Shooting for the: Moon 681 Network Player and 641 Integrated Amplifier from Simaudio REVIEW

Review

This is a review written by Chris Baillie May 2024.

An inside perspective

Launched towards the end of last year, The Moon North Collection from Simaudio represents a significant departure from the Canadian brand’s previous designs. I had the pleasure of hosting the Moon North 791 Network Player/Analogue Preamp and 761 Power Amp last November as part of a review for another publication. These components made a profound impression on me and are greatly missed. The Moon 681 Network Player and 641 integrated amplifier, which I am reviewing here, although smaller and slightly lower spec, follows a similar design philosophy, and the combination retails for a not inconsiderable £7000 less at £23,000.

The Moon 641, priced at £11,000, effectively replaces both the Moon 600i v2 and 700i v2. John Carroll from the company’s UK distributor, Renaissance Audio, told me that the Moon 641 outperforms both by a considerable margin, apart from ultimate power in the case of the 700i v2. Simaudio has also discontinued both the 680D and 780D v2 Network Player DACs. The company does not say this as much, but perhaps one could say that the Moon 681, priced at £12,000.00, replaces both, with the Moon 791 overlapping the 780D v2 whilst adding a full analogue preamp. The volume control of the 791 can be defeated, meaning users could hypothetically use the model as a Network Player/DAC only, although it would seem a shame to waste such a fine preamp.

As the owner of a Moon 780D and Moon 600i, I am in a good position to assess the performance of these newer models from the North Collection and help readers understand how they differ from equivalent models from the previous generation of components from the Moon brand.

Luxurious Design and Spec

I will get this part out of the way first. A high-quality integrated amplifier will, all things being equal, sound better without features such as a headphone socket, digital inputs, tone controls and switched speaker outputs, so the Moon 641 has none of these. I find it hard to read reviews that criticise this type of amplifier for not having such features when its sole purpose is to sound as good as possible at its price point. Similarly, almost all users with a turntable able to do justice to this level of amplifier will use their preferred phono stage, so the 641 doesn’t have one of those either.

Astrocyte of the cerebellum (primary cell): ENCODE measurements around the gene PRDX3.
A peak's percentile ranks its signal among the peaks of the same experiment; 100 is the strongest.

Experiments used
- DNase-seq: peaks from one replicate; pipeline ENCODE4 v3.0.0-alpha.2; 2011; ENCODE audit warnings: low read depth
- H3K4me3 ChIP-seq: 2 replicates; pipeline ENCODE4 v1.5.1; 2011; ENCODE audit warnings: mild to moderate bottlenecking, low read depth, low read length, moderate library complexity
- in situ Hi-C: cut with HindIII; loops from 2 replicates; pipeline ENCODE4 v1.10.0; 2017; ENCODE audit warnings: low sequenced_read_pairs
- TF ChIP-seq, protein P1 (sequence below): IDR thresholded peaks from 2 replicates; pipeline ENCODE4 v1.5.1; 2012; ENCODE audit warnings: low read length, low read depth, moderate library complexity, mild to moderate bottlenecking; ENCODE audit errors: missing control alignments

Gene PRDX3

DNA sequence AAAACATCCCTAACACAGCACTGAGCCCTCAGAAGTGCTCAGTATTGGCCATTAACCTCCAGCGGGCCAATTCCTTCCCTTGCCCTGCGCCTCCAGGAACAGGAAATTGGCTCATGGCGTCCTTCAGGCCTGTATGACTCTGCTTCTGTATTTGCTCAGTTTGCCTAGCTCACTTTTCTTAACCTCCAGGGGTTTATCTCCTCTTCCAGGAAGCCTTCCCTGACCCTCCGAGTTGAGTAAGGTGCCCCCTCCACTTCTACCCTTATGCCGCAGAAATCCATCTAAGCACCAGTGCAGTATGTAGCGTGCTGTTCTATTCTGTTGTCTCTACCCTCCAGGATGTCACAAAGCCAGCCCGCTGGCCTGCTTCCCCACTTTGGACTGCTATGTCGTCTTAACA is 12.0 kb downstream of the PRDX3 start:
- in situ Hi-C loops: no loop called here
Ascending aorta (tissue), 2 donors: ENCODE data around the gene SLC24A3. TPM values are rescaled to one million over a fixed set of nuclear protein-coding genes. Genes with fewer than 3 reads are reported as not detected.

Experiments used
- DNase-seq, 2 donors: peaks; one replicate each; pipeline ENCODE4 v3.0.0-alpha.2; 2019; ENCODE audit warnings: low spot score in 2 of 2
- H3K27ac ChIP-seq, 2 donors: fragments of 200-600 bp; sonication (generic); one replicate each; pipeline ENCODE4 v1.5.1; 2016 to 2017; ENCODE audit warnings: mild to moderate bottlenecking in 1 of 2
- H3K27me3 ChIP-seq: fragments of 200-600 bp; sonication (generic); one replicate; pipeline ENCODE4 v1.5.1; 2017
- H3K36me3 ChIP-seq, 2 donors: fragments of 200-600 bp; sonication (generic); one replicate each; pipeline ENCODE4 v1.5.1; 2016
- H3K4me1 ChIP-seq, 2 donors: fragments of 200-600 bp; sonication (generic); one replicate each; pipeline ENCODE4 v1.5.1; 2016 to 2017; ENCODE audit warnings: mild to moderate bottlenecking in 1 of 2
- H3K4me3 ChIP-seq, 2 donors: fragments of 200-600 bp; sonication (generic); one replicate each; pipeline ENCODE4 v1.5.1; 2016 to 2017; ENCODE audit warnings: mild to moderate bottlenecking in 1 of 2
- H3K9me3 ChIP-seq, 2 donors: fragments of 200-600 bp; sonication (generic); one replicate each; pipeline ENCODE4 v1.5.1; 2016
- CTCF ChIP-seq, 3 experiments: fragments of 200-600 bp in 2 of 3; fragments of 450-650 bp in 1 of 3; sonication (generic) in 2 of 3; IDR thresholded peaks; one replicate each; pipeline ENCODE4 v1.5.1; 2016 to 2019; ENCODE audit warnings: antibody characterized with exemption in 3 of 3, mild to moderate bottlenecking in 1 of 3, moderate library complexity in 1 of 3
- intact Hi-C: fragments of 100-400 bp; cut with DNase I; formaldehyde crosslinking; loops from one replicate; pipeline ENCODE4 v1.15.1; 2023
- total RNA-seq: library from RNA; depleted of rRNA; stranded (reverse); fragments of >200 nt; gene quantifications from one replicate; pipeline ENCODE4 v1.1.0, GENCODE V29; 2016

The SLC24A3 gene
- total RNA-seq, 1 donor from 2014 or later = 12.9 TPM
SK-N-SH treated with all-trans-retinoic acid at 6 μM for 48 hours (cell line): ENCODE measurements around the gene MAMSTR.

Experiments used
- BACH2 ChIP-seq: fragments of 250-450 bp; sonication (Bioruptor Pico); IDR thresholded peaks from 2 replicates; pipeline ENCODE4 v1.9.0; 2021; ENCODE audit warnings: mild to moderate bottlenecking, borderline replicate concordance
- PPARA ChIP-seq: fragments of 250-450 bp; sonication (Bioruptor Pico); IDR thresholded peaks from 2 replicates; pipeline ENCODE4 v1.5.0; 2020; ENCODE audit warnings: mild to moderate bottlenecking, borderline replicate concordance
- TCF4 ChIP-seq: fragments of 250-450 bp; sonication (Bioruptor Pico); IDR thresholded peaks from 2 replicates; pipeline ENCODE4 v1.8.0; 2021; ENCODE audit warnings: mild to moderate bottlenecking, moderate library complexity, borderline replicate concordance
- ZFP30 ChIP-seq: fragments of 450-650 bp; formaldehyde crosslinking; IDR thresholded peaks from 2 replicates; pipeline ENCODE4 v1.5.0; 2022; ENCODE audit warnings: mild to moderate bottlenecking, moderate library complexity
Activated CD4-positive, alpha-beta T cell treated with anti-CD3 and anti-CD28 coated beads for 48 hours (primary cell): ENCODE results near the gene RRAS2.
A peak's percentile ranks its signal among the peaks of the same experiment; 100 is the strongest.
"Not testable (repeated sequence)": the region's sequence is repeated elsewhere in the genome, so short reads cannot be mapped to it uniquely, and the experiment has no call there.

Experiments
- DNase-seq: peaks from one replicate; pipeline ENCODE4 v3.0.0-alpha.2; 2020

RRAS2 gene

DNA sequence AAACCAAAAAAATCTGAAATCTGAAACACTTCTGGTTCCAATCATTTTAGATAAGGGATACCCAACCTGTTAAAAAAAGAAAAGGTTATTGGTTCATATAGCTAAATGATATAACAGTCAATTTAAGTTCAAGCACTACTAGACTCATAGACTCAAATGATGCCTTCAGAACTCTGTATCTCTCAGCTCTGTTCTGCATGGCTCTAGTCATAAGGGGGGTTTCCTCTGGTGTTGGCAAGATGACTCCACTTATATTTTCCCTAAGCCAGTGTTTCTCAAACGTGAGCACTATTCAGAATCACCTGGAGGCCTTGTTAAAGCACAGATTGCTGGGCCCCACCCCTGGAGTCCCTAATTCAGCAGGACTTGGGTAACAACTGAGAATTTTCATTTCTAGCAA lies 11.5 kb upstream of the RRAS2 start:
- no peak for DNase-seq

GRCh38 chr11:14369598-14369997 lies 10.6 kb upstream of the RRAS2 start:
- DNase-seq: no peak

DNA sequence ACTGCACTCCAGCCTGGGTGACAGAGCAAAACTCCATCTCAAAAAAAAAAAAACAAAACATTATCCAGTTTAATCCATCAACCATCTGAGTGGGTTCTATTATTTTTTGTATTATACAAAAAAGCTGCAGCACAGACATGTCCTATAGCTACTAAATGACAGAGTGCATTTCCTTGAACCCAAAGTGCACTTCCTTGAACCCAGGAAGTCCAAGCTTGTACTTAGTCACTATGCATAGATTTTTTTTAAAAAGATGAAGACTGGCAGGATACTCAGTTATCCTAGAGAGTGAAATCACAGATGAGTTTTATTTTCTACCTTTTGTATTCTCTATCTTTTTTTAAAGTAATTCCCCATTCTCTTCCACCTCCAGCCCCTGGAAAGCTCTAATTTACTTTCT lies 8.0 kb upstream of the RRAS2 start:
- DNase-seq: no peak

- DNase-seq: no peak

Now that we’ve got that out of the way, I will describe this 125w Class A/B amplifier as well specified. Like every Moon Amplifier, this is a balanced design. The output of 125w per channel into eight ohms doubles when faced with a four-ohm load, a sign of a well-specified transformer and power supply. A highlight of the
previous generation 600i and 700i amplifiers was their volume control circuits, which were operated by satisfyingly large control knobs and offered particularly fine levels of graduation. Unlike many amplifiers I have owned and reviewed, the sound of Moon amplifiers is remarkably consistent across the volume range. The 641 builds on these qualities, albeit with a new set of graduations, which Simaudio calls M-VOL3. This volume control operates in 1db steps up to level 20 and 0.5db steps up to maximum level 80, which is typical in Moon amplifiers; I imagine this may confuse Spinal Tap’s guitarist.

Simaudio describes the integrated 641 amplifier as a preamplifier and dual mono amplifiers in a single box. The design is said to have zero global feedback, and in common with all the amplifiers in the North Collection, it contains what the company calls MDCA circuitry—MOON Distortion-Cancelling-Amplifier. This circuit replaces the feedback circuitry found in previous models with a proprietary audio comparator. This circuit compares input and output signals and creates a correction signal to eliminate noise and distortion.

Anyone familiar with Simadio components will have found that they sound best after being powered up for a few days. As a 600i and 780D owner, I concur that listening to music immediately after returning from a holiday can be a disheartening experience. Simaudio claims that a side benefit of the MDCA technology is that this is no longer such an issue. I will say that although this combo sounded great within an hour or so after setup, it continued to improve over five or so days in my system. I will add that my Townshend connecting cables do not like to be moved around too much, which, during the swap from my previous review kit, very much were, so this could have contributed to what I experienced. Each of the 641’s five inputs, 1 XLR and 4 RCA, is configurable and includes home-theatre bypass options.